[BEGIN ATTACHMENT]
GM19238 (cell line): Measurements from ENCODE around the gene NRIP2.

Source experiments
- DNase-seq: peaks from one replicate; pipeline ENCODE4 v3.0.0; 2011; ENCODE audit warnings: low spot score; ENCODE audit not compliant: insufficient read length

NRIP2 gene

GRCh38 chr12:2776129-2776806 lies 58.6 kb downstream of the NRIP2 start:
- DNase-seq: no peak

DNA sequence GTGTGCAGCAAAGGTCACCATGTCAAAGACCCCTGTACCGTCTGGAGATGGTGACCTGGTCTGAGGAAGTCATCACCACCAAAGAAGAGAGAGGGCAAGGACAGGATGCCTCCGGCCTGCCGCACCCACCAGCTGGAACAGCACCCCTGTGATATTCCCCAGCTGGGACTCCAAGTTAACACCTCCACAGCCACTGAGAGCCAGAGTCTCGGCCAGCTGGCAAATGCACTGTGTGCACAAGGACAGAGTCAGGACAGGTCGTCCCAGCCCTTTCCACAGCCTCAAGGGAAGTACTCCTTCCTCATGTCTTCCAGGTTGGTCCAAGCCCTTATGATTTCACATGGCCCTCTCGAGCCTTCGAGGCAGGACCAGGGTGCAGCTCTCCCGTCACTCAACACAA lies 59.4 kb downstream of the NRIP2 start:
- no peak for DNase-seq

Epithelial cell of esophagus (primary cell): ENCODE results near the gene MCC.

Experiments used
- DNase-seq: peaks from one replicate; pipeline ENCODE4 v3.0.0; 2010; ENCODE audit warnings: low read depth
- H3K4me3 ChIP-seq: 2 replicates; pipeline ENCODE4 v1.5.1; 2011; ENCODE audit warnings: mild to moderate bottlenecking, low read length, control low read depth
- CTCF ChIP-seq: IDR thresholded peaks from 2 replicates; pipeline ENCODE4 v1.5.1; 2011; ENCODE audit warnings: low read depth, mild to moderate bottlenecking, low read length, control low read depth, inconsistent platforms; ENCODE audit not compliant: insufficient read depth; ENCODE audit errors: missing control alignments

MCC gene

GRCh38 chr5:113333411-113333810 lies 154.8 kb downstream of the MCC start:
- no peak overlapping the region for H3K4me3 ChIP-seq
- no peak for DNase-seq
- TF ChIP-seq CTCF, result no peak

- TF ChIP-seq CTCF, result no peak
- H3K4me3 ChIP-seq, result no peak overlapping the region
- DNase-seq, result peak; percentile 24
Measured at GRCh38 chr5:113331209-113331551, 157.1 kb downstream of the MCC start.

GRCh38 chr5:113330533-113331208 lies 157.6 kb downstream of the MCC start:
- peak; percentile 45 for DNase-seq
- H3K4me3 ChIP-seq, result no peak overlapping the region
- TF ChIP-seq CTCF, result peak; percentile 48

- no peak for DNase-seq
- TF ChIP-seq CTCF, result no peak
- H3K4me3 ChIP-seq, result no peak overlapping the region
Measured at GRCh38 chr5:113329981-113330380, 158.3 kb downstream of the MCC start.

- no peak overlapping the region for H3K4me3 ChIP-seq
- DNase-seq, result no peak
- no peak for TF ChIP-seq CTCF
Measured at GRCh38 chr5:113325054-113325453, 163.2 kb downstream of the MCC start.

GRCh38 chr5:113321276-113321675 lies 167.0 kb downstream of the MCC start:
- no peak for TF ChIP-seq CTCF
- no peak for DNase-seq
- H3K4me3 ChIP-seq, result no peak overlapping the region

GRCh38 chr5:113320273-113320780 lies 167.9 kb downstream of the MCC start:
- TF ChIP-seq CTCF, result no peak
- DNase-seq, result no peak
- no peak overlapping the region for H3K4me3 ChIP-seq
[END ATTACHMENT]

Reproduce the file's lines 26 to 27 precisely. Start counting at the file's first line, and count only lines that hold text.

- TF ChIP-seq CTCF, result peak; percentile 48

- no peak for DNase-seq